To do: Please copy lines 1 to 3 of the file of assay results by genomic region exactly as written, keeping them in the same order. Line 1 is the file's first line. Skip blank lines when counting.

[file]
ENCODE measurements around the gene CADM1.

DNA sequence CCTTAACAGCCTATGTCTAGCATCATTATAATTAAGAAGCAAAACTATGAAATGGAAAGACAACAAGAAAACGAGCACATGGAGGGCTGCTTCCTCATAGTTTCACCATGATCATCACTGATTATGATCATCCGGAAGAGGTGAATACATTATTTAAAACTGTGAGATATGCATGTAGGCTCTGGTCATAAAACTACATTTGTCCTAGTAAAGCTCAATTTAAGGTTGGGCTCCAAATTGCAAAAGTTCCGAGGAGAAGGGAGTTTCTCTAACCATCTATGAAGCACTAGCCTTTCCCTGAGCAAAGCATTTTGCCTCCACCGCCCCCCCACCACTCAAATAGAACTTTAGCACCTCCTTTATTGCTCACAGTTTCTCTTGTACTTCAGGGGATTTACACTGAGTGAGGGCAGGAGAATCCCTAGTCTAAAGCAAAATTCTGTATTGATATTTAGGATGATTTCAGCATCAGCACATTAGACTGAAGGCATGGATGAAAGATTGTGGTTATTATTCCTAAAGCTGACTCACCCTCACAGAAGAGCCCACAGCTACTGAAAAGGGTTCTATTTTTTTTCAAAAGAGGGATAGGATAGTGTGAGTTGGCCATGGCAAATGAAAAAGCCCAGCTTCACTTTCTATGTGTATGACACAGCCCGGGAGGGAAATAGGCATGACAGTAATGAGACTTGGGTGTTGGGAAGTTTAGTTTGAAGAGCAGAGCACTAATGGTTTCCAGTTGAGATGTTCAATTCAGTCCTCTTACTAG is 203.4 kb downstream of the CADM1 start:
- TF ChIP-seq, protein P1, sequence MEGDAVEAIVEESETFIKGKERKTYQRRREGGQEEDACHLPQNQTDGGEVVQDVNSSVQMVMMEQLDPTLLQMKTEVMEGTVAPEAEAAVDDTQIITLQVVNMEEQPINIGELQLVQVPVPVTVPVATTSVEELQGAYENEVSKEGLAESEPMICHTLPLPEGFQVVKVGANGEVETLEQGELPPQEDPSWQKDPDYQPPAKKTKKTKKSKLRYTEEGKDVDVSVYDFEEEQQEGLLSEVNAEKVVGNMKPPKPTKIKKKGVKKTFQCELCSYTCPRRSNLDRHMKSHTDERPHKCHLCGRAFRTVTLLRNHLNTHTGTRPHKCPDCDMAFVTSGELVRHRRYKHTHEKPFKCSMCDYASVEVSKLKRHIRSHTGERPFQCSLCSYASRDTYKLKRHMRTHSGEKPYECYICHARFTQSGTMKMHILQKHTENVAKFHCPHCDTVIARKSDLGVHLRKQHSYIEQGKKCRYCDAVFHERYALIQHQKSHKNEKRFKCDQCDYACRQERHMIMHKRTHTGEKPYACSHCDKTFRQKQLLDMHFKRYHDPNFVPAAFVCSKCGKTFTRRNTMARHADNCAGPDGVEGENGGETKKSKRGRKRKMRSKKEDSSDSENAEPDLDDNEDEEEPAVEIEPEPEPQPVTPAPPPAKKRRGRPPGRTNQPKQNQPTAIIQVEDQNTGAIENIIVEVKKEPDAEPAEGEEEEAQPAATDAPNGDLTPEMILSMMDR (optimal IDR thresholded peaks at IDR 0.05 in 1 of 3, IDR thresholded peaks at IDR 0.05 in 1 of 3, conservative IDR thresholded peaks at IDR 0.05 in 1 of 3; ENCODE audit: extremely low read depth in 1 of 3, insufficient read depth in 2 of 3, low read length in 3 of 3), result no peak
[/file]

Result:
ENCODE measurements around the gene CADM1.

DNA sequence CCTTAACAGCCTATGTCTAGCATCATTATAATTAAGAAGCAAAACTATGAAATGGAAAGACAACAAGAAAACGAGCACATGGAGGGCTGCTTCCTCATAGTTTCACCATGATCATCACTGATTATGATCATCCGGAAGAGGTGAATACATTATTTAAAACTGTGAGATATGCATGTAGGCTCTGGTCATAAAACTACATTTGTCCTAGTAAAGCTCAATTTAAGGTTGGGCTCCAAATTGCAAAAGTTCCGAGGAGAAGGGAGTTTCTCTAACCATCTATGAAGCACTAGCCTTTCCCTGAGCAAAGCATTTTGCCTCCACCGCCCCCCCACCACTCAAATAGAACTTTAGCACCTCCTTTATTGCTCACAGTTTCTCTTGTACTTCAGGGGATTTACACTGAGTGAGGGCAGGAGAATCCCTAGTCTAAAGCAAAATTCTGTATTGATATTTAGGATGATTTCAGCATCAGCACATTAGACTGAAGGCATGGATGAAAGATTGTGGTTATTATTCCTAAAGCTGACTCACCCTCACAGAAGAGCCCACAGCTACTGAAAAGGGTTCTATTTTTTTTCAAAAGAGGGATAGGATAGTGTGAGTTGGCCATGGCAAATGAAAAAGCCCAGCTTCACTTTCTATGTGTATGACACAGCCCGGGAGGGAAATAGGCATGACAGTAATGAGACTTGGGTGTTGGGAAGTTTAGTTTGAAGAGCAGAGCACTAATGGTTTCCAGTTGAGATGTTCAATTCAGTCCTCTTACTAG is 203.4 kb downstream of the CADM1 start:
- TF ChIP-seq, protein P1, sequence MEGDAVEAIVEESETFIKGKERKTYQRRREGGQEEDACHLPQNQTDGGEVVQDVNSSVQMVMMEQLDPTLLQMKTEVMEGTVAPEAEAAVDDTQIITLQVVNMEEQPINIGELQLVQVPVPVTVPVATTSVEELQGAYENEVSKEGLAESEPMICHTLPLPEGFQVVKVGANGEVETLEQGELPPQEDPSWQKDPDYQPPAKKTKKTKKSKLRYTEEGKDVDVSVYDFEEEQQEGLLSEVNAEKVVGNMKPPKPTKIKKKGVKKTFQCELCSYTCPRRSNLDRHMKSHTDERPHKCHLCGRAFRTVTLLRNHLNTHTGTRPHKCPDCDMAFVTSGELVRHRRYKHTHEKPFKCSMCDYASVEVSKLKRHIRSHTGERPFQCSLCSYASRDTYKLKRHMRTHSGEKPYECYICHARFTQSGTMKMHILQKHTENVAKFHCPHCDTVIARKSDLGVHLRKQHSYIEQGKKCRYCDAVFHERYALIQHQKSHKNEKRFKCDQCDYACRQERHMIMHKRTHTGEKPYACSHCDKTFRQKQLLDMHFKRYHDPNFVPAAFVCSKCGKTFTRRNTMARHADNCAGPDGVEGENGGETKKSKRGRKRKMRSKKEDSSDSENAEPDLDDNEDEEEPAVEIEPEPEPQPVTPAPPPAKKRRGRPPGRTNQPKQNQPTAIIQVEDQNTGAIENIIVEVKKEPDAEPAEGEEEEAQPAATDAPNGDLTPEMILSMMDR (optimal IDR thresholded peaks at IDR 0.05 in 1 of 3, IDR thresholded peaks at IDR 0.05 in 1 of 3, conservative IDR thresholded peaks at IDR 0.05 in 1 of 3; ENCODE audit: extremely low read depth in 1 of 3, insufficient read depth in 2 of 3, low read length in 3 of 3), result no peak